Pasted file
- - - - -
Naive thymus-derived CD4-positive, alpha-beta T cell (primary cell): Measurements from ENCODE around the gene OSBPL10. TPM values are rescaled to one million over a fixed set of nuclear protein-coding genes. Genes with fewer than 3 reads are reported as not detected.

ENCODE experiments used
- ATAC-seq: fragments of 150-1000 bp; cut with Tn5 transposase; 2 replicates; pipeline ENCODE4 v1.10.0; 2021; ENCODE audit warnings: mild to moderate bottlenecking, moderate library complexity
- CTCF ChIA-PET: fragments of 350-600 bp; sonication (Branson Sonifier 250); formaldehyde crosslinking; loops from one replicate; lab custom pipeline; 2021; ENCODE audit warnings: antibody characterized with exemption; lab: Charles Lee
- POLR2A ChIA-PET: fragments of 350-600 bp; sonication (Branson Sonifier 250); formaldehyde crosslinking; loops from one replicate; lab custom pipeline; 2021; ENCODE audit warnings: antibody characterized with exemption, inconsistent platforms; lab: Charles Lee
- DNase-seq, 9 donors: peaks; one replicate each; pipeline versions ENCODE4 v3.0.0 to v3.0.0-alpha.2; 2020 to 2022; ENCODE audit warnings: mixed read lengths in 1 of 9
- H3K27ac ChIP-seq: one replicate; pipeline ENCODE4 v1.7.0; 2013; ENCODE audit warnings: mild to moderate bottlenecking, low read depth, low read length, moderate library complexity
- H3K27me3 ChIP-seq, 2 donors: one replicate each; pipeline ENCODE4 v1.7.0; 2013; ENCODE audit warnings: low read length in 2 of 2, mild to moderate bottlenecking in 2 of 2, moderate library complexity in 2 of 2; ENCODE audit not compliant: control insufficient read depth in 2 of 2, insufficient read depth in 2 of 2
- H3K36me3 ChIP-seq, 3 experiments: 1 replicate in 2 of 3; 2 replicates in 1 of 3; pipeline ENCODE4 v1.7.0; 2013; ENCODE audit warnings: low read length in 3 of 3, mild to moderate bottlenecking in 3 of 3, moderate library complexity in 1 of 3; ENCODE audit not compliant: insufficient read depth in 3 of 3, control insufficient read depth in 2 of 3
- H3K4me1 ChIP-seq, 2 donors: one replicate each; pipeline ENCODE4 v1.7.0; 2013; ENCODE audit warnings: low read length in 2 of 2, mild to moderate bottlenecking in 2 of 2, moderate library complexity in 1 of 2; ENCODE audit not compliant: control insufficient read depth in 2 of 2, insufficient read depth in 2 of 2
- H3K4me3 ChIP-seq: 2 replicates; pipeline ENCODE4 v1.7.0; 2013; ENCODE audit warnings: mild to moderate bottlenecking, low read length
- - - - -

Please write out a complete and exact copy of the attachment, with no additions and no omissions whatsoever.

Naive thymus-derived CD4-positive, alpha-beta T cell (primary cell): Measurements from ENCODE around the gene OSBPL10. TPM values are rescaled to one million over a fixed set of nuclear protein-coding genes. Genes with fewer than 3 reads are reported as not detected.

ENCODE experiments used
- ATAC-seq: fragments of 150-1000 bp; cut with Tn5 transposase; 2 replicates; pipeline ENCODE4 v1.10.0; 2021; ENCODE audit warnings: mild to moderate bottlenecking, moderate library complexity
- CTCF ChIA-PET: fragments of 350-600 bp; sonication (Branson Sonifier 250); formaldehyde crosslinking; loops from one replicate; lab custom pipeline; 2021; ENCODE audit warnings: antibody characterized with exemption; lab: Charles Lee
- POLR2A ChIA-PET: fragments of 350-600 bp; sonication (Branson Sonifier 250); formaldehyde crosslinking; loops from one replicate; lab custom pipeline; 2021; ENCODE audit warnings: antibody characterized with exemption, inconsistent platforms; lab: Charles Lee
- DNase-seq, 9 donors: peaks; one replicate each; pipeline versions ENCODE4 v3.0.0 to v3.0.0-alpha.2; 2020 to 2022; ENCODE audit warnings: mixed read lengths in 1 of 9
- H3K27ac ChIP-seq: one replicate; pipeline ENCODE4 v1.7.0; 2013; ENCODE audit warnings: mild to moderate bottlenecking, low read depth, low read length, moderate library complexity
- H3K27me3 ChIP-seq, 2 donors: one replicate each; pipeline ENCODE4 v1.7.0; 2013; ENCODE audit warnings: low read length in 2 of 2, mild to moderate bottlenecking in 2 of 2, moderate library complexity in 2 of 2; ENCODE audit not compliant: control insufficient read depth in 2 of 2, insufficient read depth in 2 of 2
- H3K36me3 ChIP-seq, 3 experiments: 1 replicate in 2 of 3; 2 replicates in 1 of 3; pipeline ENCODE4 v1.7.0; 2013; ENCODE audit warnings: low read length in 3 of 3, mild to moderate bottlenecking in 3 of 3, moderate library complexity in 1 of 3; ENCODE audit not compliant: insufficient read depth in 3 of 3, control insufficient read depth in 2 of 3
- H3K4me1 ChIP-seq, 2 donors: one replicate each; pipeline ENCODE4 v1.7.0; 2013; ENCODE audit warnings: low read length in 2 of 2, mild to moderate bottlenecking in 2 of 2, moderate library complexity in 1 of 2; ENCODE audit not compliant: control insufficient read depth in 2 of 2, insufficient read depth in 2 of 2
- H3K4me3 ChIP-seq: 2 replicates; pipeline ENCODE4 v1.7.0; 2013; ENCODE audit warnings: mild to moderate bottlenecking, low read length